This page is for informative/educational purposes only. Refer to your health providers for diagnosis and treatment.
Ankle sprains are among the most common injuries in sports. A sprain can happen when the ankle rolls or the stabilization of the joints by preventing excessive movement. When a sprain happens, ligaments get stretched past their normal range, causing damage to them and compromising ankle stability.
Treatment ranges from conservative measures to surgical interventions depending on the severity of the injury. The severity of the injury depends on the level of tear as well as the number of ligaments damaged. Self-care measures and over the counter pain management might be all you need, but an evaluation by a professional might be required to determine the appropriate treatment.
Without proper treatment and rehabilitation, the condition can become chronic and can weaken your ankle, making the chances of getting injured again higher. Repeated sprains can lead to other serious long-term problems such as chronic ankle pain, arthritis, and balance instability.
Symptoms and their severity from a sprained ankle vary widely depending on the degree of the injury, and may include
- Pain at rest or during weight bearing
- Tenderness when touching ankle
- Reduced range of motion
An ankle sprain happens when the ankle joint is forced to move out of the normal range of motion, causing the ligaments to stretch, tear or completely rupture. Common causes include:
- Twisting of the ankle while landing from a jump
- Falling that causes the ankle to bend in an awkward position
- Weight bearing on an uneven surface
During a physical exam, your doctor will examine your ankle, foot, and leg. The physician will palpate your foot for tenderness and manipulate the foot to check the range of motion to better understand the positions that cause pain and the tissues that are damaged. If it is severe, the physician might recommend one or more imaging scans to rule out broken bones or evaluate the extent of the ligament damage.
Treatment goals for sprained ankles can vary depending on the severity. The goals include reduction of pain and swelling, promotion of healing of the ligament, and restoration of muscle strength, range of motion and proprioception. For more serious injuries, refer to a specialist in musculoskeletal injuries, such as an orthopedic surgeon.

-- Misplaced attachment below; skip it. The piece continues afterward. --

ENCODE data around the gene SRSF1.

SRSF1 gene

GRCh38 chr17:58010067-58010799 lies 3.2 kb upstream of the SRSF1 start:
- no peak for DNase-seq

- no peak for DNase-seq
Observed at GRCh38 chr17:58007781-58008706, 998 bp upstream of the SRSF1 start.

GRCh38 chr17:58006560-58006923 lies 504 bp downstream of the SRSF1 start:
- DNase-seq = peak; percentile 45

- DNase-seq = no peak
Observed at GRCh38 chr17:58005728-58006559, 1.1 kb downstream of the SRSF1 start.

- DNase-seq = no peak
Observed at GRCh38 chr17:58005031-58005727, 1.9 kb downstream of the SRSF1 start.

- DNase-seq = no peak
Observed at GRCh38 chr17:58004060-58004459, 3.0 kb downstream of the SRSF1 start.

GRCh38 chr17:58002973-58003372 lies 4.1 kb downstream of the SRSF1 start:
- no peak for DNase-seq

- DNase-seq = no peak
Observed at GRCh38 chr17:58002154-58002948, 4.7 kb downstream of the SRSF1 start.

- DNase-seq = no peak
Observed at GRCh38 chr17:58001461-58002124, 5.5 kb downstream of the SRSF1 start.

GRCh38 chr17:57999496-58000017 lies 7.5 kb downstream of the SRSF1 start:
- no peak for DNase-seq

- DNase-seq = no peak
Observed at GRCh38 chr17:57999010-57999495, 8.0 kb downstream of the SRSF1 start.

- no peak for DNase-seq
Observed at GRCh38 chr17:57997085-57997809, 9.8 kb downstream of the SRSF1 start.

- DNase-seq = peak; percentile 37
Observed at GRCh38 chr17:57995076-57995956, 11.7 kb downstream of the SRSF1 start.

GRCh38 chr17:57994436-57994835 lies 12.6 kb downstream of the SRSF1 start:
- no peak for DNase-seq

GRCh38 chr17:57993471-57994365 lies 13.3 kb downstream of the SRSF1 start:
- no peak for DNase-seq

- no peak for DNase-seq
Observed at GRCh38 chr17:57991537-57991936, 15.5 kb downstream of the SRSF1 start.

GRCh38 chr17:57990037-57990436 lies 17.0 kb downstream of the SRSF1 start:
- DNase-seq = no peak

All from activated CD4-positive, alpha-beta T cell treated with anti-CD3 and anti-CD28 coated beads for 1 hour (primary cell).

Brukner, P., & Khan, K. (2017). Brukner & Khan’s clinical sports medicine: Volume 1, Injuries (5th ed.). McGraw-Hill Education (Australia) . http://ubc.summon.serialssolutions.com/2.0.0/link/0/eLvHCXMwfV3Na8IwFH_MDsSbVsVvctrw4Kh50aTHMSbC2G33knYJgiyCnvzvfQktOul2bBoS8pK83_vILwFA_pIs7nQCX37LFVcEp4osZmlzXOcJKl2sJeZp4NX-f1TnnmpXm50h7PVc0AY0UGJ0fdWN1pYQZNfjda0JsrsFYbfnehGIkjOPSpRXQFXfv6n4Hm82bYg8B6E
Fong, D. T., Chan, Y.-Y., Mok, K.-M., Yung, P. S., & Chan, K.-M. (2009). Understanding acute ankle ligamentous sprain injury in sports. BMC Sports Science, Medicine and Rehabilitation, 1(1), 1–14. https://doi.org/10.1186/1758-2555-1-14
Holme, E., Magnusson, S. P., Becher, K., Bieler, T., Aagaard, P., & Kjær, M. (1999). The effect of supervised rehabilitation on strength, postural sway, position sense and re-injury risk after acute ankle ligament sprain. Scandinavian Journal of Medicine and Science in Sports, 9(2), 104–109. https://doi.org/10.1111/j.1600-0838.1999.tb00217.x
McKeon, P. O., & Hertel, J. (2008). Systematic review of postural control and lateral ankle instability, Part I: Can deficits be detected with instrumented testing? Journal of Athletic Training, 43(3), 293–304. https://doi.org/10.4085/1062-6050-43.3.293
Verhagen, E., Van Der Beek, A., Twisk, J., Bouter, L., Bahr, R., & Van Mechelen, W. (2004). The effect of a proprioceptive balance board training program for the prevention of ankle sprains: A prospective controlled trial. American Journal of Sports Medicine, 32(6), 1385–1393. https://doi.org/10.1177/0363546503262177